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Please note that Mommsen uses the AUC chronology (Ab Urbe Condita), i.e. from the founding of the City of Rome. You can use this reference table to have the B.C. dates


V. The Establishment of the Military Monarchy

From: The History of Rome, by Theodor Mommsen
Translated with the sanction of the author by William Purdie Dickson

The History of Old Rome

Chapter V - The Struggle of Parties During the Absence of Pompeius


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Page 29

Election of Catalina as Consul again Frustrated

Cicero, who was always quickly and completely informed by his agents male and female of the transactions of the conspirators, on the day fixed for the election (20 Oct.) denounced the conspiracy in the full senate and in presence of its principal leaders. Catilina did not condescend to deny it; he answered haughtily that, if the election for consul should fall on him, the great headless party would certainly no longer want a leader against the small party led by wretched heads. But as palpable evidences of the plot were not before them, nothing farther was to be got from the timid senate, except that it gave its previous sanction in the usual way to the exceptional measures which the magistrates might deem suitable (21 Oct.).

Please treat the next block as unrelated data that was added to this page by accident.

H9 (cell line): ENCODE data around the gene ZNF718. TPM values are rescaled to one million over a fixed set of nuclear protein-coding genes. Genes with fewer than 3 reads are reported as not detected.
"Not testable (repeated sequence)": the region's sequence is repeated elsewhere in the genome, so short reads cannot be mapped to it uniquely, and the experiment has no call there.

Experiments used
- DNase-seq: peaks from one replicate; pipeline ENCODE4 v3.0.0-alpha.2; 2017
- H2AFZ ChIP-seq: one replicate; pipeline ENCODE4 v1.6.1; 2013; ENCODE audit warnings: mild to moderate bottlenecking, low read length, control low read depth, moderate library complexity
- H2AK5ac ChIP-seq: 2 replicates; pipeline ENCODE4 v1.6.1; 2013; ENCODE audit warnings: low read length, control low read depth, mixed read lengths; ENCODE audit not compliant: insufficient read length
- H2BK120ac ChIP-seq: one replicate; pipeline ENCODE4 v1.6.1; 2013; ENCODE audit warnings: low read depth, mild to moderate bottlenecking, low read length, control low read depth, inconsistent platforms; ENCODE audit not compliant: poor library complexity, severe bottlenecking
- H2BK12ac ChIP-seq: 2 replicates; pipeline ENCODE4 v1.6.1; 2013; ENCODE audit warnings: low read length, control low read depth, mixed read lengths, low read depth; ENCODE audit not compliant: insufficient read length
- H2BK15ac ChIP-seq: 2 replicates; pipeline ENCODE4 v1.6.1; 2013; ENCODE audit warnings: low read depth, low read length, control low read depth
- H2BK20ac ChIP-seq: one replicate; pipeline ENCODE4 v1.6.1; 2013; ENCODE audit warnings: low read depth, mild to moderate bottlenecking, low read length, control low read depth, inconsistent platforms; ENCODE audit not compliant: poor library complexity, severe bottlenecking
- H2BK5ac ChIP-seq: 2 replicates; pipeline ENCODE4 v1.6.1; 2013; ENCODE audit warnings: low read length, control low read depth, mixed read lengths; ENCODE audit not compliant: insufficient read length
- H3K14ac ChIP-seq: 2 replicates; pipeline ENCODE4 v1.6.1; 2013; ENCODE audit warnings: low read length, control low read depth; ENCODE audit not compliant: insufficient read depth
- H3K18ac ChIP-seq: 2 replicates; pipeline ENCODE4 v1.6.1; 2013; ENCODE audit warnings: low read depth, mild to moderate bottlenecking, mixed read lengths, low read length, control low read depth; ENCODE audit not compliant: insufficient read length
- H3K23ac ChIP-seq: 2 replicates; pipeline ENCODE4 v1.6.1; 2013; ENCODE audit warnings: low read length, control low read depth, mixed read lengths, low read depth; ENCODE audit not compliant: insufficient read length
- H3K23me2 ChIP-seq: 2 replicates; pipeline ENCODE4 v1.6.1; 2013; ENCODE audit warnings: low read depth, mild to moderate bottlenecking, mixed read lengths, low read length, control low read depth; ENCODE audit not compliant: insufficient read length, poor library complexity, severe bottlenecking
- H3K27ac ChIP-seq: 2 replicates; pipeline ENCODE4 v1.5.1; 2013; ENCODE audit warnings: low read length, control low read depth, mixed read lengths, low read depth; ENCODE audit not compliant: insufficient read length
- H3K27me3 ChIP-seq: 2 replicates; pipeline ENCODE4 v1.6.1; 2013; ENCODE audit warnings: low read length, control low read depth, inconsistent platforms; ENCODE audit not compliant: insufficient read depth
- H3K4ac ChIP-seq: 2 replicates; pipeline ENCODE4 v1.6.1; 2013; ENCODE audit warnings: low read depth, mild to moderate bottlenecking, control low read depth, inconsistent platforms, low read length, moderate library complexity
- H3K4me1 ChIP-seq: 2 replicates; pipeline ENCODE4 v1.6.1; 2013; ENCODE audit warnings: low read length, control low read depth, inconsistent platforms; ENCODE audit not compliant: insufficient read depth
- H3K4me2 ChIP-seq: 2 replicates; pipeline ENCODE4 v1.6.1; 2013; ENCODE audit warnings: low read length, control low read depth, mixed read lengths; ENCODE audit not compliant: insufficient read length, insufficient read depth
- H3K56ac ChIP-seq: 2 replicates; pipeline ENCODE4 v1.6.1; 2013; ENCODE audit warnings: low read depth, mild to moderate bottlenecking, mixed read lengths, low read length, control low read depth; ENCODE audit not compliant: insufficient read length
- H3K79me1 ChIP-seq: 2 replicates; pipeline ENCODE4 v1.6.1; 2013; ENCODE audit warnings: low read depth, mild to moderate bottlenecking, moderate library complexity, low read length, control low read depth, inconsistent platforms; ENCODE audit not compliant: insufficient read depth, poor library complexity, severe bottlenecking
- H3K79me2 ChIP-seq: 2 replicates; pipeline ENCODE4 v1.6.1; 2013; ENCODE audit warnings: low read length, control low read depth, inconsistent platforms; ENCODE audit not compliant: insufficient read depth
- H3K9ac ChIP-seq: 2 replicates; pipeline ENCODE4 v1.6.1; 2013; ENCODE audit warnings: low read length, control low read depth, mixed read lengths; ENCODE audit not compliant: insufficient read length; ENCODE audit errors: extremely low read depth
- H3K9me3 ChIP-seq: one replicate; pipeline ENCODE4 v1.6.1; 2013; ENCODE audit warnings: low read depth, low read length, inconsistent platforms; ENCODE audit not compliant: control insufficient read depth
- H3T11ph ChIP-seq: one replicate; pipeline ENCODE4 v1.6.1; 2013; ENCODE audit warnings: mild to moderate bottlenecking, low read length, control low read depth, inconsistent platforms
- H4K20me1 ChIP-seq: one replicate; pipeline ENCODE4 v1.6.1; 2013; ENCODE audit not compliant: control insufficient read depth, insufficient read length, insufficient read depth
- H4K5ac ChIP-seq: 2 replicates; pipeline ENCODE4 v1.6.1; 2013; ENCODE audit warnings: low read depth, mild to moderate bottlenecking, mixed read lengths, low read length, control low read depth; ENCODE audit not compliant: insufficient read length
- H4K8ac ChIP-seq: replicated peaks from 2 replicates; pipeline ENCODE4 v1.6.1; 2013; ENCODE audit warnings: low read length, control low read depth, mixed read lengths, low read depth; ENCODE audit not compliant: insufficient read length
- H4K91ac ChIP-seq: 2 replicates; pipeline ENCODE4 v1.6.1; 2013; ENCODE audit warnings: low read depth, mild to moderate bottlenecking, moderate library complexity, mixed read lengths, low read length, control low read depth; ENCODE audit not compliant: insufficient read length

Thus the election battle approached-- on this occasion more a battle than an election; for Cicero too had formed for himself an armed bodyguard out of the younger men, more especially of the mercantile order; and it was his armed force that covered and dominated the Campus Martius on the 28th October, the day to which the election had been postponed by the senate. The conspirators were not successful either in killing the consul conducting the election, or in deciding the elections according to their mind.

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